Museum to upgrade video kiosksPublished 6:26pm Monday, January 13, 2014
Local history buffs will soon get a chance to see more of the region’s history spring into motion, as the Dowagiac Area History Museum plans to upgrade its video kiosk equipment over the next several months.
The museum plans to add new footage to its current video collection, featuring clips of famed local natives for visitors to view. In addition, the Pokagon Band will build a new kiosk that will give viewers an in-depth look at the culture of the Potawatomi tribe that inhabited the area hundreds of years ago.
The museum has working on upgrading its existing kiosk for sometime, receiving $4,500 in grant money from the Pokagon Fund last fall in order to pay for the improvements.
The facility’s current equipment dates back to around 2004, when the collections were still housed at Southwestern Michigan College. The kiosk features a number of clips of Iven Kincheloe’s famous piloting career, including an interview by Walter Cronkite, which visitors can access using a touchscreen computer.
“Touchscreen equipment has advanced by leaps and bounds since then, so it really was time for an upgrade,” said Museum Director Steve Arseneau.
Arseneau said he is presently working with a video producer in South Bend to compile new video clips to accompany the enhanced hardware, for a new exhibit entitled “Small Town, Big World: Locals Who Made History.” The museum will add old TV commercials for Edward Lowe’s Kitty Litter product, as well as footage of Olympic wrestler Chris Taylor that was provided by his family.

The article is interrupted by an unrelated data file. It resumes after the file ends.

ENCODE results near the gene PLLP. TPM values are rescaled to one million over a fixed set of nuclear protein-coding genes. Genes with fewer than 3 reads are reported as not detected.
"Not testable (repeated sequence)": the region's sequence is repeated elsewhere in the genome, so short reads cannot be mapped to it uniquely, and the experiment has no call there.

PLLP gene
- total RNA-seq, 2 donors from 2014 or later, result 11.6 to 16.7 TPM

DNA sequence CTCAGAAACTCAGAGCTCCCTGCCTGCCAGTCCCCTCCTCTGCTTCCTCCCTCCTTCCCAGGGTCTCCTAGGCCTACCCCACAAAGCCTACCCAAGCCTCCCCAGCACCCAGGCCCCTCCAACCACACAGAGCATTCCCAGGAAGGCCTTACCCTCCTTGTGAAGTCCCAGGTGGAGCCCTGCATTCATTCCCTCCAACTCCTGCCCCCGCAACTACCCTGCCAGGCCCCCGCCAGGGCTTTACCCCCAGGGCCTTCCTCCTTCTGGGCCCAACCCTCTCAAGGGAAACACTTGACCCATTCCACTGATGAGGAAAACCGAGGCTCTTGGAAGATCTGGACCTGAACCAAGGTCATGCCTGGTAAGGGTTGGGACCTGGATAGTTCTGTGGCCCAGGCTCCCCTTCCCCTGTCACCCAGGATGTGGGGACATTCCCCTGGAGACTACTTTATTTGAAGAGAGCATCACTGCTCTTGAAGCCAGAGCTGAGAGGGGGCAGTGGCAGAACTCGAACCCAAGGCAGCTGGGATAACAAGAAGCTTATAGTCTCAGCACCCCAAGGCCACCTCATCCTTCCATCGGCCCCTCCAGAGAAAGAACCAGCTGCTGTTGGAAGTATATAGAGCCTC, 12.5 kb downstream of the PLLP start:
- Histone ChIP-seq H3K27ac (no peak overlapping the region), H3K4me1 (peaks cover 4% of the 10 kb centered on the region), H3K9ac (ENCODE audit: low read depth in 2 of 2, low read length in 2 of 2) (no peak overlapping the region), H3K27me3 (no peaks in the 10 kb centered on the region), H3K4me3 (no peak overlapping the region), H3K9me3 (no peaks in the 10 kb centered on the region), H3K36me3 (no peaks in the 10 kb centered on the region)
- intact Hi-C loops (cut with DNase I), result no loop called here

“The Taylor stuff is going to be real popular,” Arseneau said. “The current exhibit we have gets a ton of positive feedback.”
The director said that the new kiosk should be completed sometime in February. The Potawatomi kiosk is expected to be finished a few months later, in spring, though the Pokagon Band will be donating an interim video exhibit as early as next week, Arseneau said.
The new multimedia displays should provide for a richer museum experience for visitors, the director added.
“Sometimes, you can look at the artifacts and read the story, but you can’t always get a sense of how big people’s accomplishments are,” Arseneau said. “These videos will help with that.”
Arseneau said he has been working for months to make the new kiosks a reality, and was elated when the Pokagon Band threw their support behind the effort.
“I’m thankful that the Pokagon Fund gave us the money for this project,” he said. “Without them, it wouldn’t have been possible to set this up.”